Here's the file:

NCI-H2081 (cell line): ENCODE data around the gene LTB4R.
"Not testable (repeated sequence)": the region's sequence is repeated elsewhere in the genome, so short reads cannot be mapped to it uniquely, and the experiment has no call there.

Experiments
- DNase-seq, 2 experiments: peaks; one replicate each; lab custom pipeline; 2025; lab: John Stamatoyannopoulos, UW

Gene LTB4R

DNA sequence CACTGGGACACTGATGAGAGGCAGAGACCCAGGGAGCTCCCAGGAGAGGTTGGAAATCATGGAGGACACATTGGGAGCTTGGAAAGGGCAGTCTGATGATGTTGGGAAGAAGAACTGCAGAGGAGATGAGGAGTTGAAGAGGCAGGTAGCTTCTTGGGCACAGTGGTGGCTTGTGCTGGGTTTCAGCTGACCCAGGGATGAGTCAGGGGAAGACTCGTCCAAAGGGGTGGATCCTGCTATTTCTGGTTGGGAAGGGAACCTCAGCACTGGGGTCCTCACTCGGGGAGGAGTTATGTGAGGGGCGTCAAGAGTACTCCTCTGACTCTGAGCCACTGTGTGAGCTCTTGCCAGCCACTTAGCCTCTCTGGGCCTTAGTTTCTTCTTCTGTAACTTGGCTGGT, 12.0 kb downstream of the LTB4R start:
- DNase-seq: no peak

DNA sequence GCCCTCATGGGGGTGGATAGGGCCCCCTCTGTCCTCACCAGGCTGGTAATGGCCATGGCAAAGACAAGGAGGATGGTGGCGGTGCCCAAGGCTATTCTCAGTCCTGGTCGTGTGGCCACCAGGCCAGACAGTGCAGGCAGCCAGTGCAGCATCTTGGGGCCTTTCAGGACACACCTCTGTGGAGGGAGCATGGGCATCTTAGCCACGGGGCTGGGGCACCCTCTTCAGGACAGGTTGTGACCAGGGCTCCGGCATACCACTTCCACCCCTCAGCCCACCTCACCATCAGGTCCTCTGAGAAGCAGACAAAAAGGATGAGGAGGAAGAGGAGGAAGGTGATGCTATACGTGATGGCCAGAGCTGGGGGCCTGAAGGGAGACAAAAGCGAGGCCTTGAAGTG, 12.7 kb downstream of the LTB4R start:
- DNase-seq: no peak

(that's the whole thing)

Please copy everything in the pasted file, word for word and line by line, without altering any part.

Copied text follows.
NCI-H2081 (cell line): ENCODE data around the gene LTB4R.
"Not testable (repeated sequence)": the region's sequence is repeated elsewhere in the genome, so short reads cannot be mapped to it uniquely, and the experiment has no call there.

Experiments
- DNase-seq, 2 experiments: peaks; one replicate each; lab custom pipeline; 2025; lab: John Stamatoyannopoulos, UW

Gene LTB4R

DNA sequence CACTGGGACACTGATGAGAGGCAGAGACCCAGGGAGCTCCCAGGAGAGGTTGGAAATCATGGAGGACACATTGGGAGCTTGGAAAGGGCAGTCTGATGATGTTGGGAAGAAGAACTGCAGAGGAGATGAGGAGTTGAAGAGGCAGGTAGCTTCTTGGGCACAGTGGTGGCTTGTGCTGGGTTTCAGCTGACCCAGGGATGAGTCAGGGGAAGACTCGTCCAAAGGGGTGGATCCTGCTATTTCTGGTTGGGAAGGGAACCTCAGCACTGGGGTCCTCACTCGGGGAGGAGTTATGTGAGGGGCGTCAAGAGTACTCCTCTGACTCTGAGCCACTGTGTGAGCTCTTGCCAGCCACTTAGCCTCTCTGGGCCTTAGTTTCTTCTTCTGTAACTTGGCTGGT, 12.0 kb downstream of the LTB4R start:
- DNase-seq: no peak

DNA sequence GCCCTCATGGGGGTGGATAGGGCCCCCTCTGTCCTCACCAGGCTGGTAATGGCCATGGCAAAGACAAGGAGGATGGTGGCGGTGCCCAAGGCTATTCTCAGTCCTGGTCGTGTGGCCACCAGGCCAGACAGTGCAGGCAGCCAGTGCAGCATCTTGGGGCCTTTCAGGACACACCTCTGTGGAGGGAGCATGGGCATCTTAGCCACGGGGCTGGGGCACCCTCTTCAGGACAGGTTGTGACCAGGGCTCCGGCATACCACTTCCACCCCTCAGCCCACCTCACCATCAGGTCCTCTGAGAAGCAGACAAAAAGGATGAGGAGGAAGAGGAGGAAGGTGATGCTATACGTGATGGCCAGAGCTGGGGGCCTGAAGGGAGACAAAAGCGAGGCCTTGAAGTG, 12.7 kb downstream of the LTB4R start:
- DNase-seq: no peak